Aside from Black Swan events such as the coronavirus (COVID-19) outbreak of 2020, the crude oil crash from September 2014 to February 2015 is a great example of how a primary market driver can enhance USD/CAD volatility. While only one aspect of a complex economic landscape, USD/CAD and its relationship to energy commodity pricing serve as an important indicator of the economic health of both nations.

Unlike cryptocurrencies, the USD/CAD's relative value is rooted in traditional market drivers and is a conventional financial instrument. The key underpinnings of the Loonie are FED/BoC central banking policies, oil prices and American/Canadian economic performance. Accordingly, key events such as economic metrics, election results or outliers like COVID-19 may all create turbulent trading conditions for the Loonie.


Past Performance: Past Performance is not an indicator of future results.

USD/CAD: Key Facts

U.S. Dollar (USD)

  • Currency overview: USD is the official currency of the United States and its inhabited territories. USD is a decimalised currency, as one dollar consists of 100 sub units called "cents." USD acts as the world's reserve currency, with 62% of global foreign exchange reserves held by central banks being denominated in USD.[5]
  • Currency code: USD
  • Central bank: United States Federal Reserve
  • History: The Coinage Act of 1792 put into place the United States' first organised monetary system.[6] Paper banknotes (dollars) were introduced into circulation in the mid-1800s, via creation of the US Treasury by Congress. The Federal Reserve act of 1913 created the central bank of the US, the Federal Reserve. Through the introduction of the Bretton Woods monetary system in 1944, USD became the world's reserve currency.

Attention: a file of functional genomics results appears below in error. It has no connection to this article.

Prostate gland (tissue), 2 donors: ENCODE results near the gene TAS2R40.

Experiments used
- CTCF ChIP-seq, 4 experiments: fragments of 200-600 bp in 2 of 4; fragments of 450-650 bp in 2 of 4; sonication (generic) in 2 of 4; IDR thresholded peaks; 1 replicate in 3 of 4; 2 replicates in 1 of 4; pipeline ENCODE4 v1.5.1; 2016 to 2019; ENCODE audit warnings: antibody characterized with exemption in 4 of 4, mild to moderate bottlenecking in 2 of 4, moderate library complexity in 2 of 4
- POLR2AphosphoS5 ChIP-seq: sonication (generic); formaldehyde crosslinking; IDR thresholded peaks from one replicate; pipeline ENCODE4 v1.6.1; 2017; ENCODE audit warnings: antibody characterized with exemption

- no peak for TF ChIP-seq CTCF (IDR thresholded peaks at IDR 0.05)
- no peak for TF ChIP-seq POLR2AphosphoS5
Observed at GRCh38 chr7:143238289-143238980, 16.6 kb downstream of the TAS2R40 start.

• Economy: The United States economy is considered to be a "mixed" economy, with both private industry and governmental intervention contributing to the overall economic output. The US accounts for nearly 25% of global GDP annually.[7]
  • Currency subunits: 1 USD consists of 100 cents
  • Denominations: Bills: $1, $5, $20, $50, $100; Coins: 1c, 5c, 10c, 25c, 50c, $1
  • Sixty-six countries peg the value of their currency to USD, or directly use USD as their national currency.[8]
  • Four currency pairings including USD are referred to as "majors." USD/JPY, GBP/USD, USD/CHF, and EUR/USD.

Canadian Dollar (CAD)

  • Currency overview: CAD is the official currency of all ten provinces and three territories located in Canada. It's a decimalised currency, meaning that one dollar consists of 100 sub units called "cents."
  • Currency code: CAD
  • Central bank: Bank of Canada
  • History: The origins of currency in Canada can be traced to the mid-17th century with the introduction of coins into the region by French colonists. In 1841, Canada conducted trade using the Canadian pound, a currency based on the pound sterling. Soon to follow in 1858, the Canadian pound was replaced by the Canadian dollar, which was based upon the United States dollar. The Bank of Canada came into being in 1934 and commenced the printing and issue of banknotes in 1935.
  • Economy: Canada ranks as the 16th largest global economy in terms of GDP purchasing power parity. Abundant natural resources have spurred economic growth and the exporting sector. Canada ranks 13th in the world in exports, with the leading exports being crude oil, natural gas, electricity, wood pulp and timber.[1]
  • Currency subunits: 1 CAD is made up of 100 cents
  • Denominations: Bills: CA$5, CA$10, CA$20, CA$50, CA$100; Coinage: ¢1, ¢5, ¢10, ¢25, $1 (known as a "loonie"), $2 (known as a "toonie").
  • Currently, no countries peg their currencies to the value of CAD. CAD is used for trade in all 10 Canadian provinces and three northern territories. It's also sporadically accepted as legal tender in communities located in the northern US.
  • CAD is considered to be a "major currency" or one of the eight most frequently traded currencies in the world. When paired with USD, it is considered to be a "major pairing."

This article was last updated on 5th January 2021.